A month after the fact, the Abyei Arbitration Tribunal’s July 22 ruling remains a major topic of discussion. Voice of America’s radio show Straight Talk Africa discussed the ruling this week, with commentary by Ezekiel Lol Gatkuoth, the Head of the Government of Southern Sudan Mission to the U.S., and Ambassador Dirdeiry Mohamed Ahmed, the Head of the NCP’s delegation to the Permanent Court of Arbitration in The Hague.
Both representatives reiterated their respective parties’ commitment to the ruling and to the further implementation of the 2005 Comprehensive Peace Agreement. Lol, a member of the South’s SPLM, focused his comments on the evolution of the Abyei ruling and its effects on the North-South border discussions. He believes that the original report produced by the Abyei Border Commission, the subject of the tribunal, was “excellent,” but that the NCP’s rejection of it led the two parties to seek outside guidance from the Permanent Court of Arbitration. The original commission was given the task of determining and demarcating the nine kingdoms of the Ngok Dinka, and last month’s ruling finally brought that process to a close.
Lol also commented on the NCP’s decision to stop giving oil remittances to the South. He said that while both parties benefit from the oil fields, the NCP tends to benefit more. The SPLM is part of Sudan’s Government of National Unity, but the northern and southern governments have struggled to implement key provisions of the Comprehensive Peace Agreement, or CPA, that brought the two sides together after more than two decades of civil war. Resource sharing is a cornerstone of the CPA and remains highly contentious.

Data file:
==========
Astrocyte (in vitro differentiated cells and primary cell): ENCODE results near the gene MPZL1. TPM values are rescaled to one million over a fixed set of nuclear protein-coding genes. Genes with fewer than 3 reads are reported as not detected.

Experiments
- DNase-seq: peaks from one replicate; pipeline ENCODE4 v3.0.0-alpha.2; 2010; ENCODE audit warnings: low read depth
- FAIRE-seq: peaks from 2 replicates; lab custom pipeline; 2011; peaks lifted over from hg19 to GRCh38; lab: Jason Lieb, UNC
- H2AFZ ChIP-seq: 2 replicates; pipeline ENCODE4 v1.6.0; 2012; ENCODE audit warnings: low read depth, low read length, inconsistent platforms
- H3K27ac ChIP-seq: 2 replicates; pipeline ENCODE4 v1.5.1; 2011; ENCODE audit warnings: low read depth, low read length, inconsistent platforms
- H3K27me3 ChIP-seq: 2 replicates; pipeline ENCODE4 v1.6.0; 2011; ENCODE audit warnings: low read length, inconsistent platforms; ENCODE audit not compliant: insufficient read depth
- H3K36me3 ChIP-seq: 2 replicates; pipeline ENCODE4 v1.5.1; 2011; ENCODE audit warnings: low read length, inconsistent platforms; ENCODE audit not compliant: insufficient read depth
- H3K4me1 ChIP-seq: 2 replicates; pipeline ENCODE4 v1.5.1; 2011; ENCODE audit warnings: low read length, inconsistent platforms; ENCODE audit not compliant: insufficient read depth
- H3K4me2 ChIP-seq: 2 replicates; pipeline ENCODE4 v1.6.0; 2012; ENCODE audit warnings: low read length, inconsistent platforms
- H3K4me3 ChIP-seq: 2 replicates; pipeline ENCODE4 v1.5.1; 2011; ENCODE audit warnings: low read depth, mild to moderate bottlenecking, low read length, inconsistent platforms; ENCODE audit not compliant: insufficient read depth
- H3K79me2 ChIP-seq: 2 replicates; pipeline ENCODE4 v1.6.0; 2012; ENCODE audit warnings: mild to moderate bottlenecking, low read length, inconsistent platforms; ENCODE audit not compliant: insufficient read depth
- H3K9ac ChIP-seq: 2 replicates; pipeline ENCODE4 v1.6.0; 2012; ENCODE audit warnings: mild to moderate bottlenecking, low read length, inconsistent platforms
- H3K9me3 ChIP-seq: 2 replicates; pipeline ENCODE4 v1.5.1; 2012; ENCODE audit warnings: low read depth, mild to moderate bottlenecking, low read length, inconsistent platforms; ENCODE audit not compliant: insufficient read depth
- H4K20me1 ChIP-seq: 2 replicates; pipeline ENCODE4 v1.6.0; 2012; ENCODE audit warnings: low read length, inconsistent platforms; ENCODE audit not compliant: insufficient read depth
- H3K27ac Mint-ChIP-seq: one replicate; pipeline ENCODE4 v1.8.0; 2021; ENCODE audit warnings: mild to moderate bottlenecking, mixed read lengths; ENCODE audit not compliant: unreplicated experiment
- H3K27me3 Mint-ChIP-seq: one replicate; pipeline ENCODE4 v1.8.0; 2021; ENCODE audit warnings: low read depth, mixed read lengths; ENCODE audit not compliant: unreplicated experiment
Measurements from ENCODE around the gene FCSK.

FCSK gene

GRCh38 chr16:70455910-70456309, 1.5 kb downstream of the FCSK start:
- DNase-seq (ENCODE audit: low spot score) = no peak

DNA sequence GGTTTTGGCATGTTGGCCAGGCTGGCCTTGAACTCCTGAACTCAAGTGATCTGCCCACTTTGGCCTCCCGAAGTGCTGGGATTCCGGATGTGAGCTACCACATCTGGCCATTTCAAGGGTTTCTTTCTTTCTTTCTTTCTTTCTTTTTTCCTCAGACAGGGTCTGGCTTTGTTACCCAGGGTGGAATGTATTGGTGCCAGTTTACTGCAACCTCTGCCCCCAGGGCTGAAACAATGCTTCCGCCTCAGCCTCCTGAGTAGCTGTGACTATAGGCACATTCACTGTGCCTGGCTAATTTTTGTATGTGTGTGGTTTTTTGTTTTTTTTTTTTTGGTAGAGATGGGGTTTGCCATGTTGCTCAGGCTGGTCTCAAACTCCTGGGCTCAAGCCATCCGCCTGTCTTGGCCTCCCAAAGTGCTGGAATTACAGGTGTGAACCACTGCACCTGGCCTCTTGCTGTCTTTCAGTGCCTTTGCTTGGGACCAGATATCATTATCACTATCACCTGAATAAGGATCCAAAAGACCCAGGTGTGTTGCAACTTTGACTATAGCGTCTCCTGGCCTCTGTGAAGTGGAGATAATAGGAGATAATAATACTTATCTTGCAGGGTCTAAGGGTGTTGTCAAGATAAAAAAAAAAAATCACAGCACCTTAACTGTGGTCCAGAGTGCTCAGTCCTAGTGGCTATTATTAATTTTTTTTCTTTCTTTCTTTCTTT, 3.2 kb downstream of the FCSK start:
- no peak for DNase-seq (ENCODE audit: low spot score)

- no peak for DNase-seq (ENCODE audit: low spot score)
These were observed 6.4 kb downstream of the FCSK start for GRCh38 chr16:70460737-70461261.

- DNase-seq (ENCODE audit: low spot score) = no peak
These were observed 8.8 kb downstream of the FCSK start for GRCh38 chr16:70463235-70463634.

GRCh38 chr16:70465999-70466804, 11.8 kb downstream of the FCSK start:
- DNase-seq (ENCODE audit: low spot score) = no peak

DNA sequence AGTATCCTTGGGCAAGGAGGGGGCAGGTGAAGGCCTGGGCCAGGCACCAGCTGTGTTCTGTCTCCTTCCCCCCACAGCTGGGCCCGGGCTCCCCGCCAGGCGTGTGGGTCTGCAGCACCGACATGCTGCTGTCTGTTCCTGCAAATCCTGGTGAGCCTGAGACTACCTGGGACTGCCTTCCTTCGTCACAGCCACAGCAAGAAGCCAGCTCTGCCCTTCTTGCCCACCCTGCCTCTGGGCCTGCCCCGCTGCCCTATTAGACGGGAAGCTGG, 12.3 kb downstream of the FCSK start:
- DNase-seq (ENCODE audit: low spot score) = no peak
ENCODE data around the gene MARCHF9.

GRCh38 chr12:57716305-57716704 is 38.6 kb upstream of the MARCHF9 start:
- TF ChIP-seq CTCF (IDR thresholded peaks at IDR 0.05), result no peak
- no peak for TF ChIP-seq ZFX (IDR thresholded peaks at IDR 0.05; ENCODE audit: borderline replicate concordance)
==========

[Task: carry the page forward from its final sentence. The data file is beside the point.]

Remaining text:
Ambassador Dirdeiry said that the ruling was vindication for the NCP’s stance on the Abyei Border Commission’s decision. The decision by the tribunal in The Hague proves that the NCP raised concerns about the ABC’s findings in “good faith,” he said. Despite the challenges delineating the Abyei borders, Dirdeiry stated that both sides share the foremost priority of implementing the CPA.. He maintained that the North and the South still have the opportunity to come together as a united country, citing as evidence an agreement signed in Juba yesterday between the two sides and mediated by Special Envoy Gration.
But what these remarks on VOA, and even the early reports about the new ‘points of agreement’ document signed yesterday, remind us is that while heartfelt quotes and signed pieces of paper are stacking up, there is woefully little demonstrated evidence of genuine partnership to get excited about.
To learn more about the significance of the Abyei ruling, check out Enough’s recent strategy paper, Abyei: Sudan’s Next Test.